U of L physician donates cochlear implant to Yemeni boy - WDRB 41 Louisville News

U of L physician donates cochlear implant to Yemeni boy

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LOUISVILLE, Ky. (WDRB) -- A little boy is returning to Yemen on Saturday with an unbelievable gift.

Thanks to incredible generosity from local doctors and complete strangers, the son of a U of L medical school student has had a whole new world opened up to him.

Four-year-old Mohammed Al Maqtari's family says what's happened to him is nothing short of a miracle.

Two months ago, U of L physicians gave the boy, who was born in Yemen with profound hearing loss, a cochlear implant.

It marked the end of a very long road. His father, Tareq Al Maqtari, is a PhD student at the U of L School of Medicine. He contacted Dr. Arun Gadre who, after seeing his son, said he was an excellent candidate for an implant -- but the clock was ticking.

"Implants that are put in before the age of five years and those that are put in after the age of five years -- the results are vastly different," Gadre said.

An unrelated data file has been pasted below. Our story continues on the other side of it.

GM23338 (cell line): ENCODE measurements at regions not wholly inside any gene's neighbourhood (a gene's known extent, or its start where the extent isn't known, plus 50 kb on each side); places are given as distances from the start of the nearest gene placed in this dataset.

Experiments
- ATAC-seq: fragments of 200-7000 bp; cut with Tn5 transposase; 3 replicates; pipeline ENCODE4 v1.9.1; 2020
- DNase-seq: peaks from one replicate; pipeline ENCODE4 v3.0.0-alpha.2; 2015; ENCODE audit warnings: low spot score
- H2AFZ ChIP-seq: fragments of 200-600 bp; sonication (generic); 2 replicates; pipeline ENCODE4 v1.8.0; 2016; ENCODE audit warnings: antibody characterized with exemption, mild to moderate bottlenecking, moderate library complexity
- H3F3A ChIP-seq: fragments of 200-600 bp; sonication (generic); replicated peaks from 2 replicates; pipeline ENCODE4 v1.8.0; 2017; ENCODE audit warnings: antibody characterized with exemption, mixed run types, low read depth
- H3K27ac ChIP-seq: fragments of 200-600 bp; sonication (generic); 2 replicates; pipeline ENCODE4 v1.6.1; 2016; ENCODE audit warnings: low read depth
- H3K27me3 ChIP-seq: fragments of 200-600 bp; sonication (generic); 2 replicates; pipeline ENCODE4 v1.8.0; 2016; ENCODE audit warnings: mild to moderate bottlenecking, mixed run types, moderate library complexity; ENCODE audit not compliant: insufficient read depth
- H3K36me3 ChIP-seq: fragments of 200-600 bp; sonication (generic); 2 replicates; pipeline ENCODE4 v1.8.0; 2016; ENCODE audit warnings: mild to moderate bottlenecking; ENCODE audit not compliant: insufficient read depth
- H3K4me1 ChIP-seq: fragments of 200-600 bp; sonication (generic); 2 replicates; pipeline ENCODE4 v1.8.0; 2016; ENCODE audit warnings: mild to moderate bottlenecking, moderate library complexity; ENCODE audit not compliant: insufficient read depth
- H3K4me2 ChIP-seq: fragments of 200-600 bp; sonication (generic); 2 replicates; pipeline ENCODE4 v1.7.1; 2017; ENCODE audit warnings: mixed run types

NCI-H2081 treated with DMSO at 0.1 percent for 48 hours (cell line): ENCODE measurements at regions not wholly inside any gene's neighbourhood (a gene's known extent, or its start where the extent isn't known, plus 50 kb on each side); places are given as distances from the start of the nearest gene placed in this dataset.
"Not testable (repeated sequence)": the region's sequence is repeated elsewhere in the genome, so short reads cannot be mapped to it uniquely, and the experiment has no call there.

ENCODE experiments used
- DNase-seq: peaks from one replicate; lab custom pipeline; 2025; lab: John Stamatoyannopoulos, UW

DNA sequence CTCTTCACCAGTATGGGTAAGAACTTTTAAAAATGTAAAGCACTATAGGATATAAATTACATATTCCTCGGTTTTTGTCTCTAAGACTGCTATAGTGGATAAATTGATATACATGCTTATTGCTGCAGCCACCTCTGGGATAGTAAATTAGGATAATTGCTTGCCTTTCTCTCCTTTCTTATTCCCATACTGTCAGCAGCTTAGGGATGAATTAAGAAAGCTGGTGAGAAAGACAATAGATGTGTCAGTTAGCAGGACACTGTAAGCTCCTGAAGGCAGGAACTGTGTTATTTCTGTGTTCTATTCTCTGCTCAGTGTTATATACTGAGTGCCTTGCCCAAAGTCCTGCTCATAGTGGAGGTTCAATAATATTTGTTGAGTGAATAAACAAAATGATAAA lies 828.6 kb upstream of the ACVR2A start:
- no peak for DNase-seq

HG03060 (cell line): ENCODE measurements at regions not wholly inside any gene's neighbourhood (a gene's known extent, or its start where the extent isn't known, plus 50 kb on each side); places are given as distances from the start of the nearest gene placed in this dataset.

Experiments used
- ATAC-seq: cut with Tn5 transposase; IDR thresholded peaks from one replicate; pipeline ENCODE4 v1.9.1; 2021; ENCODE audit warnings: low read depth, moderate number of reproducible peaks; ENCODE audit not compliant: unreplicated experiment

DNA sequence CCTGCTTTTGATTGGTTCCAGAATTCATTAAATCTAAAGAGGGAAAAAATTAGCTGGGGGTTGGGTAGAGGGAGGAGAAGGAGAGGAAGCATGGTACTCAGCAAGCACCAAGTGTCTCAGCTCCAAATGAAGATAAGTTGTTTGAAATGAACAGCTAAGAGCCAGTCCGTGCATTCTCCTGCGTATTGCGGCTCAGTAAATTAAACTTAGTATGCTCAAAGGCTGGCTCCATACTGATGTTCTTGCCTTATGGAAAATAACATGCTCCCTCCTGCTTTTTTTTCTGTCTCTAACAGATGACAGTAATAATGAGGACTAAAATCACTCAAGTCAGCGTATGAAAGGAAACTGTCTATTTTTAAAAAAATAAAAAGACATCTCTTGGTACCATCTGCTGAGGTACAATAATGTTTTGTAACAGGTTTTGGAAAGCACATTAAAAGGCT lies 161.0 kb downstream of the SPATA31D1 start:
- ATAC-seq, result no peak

But, there was a big problem: the operation costs $100,000. Al Maqtari and his family didn't have one dime.  

Dr. Gadre and all of the other physicians involved donated their services; Gadre even put up $5,000 of his own money to pay for the implant. Al Maqtari had to raise the remaining $20,000.

He took a friend's advice and set up a website and appealed on social media. He had all of the money in just two and a half weeks.

"I thought that God is pushing. It's not people doing this, this is somebody above all of us did all of that.  I mean from 100-thousand dollars to free, it's just amazing," Al Maqtari said.

Dr. Gadre says there's no way he was going to turn this boy away.

"You know, we go on mission trips overseas, why not do it in our backyard?"

Now, Mohammed's father says his son is saying many more words than when he just had hearing aids, and he's reacting to sounds that he never would have before.

A sign this little boy is on his way to where his parents never dreamed he would be.

"I think he can do whatever. I was told he can be like a normal person, he can go to college, he can speak, he can do everything," Al Maqtari said.

Gadre says with regular treatment, Mohammed should be able to speak normally in about four or five years.

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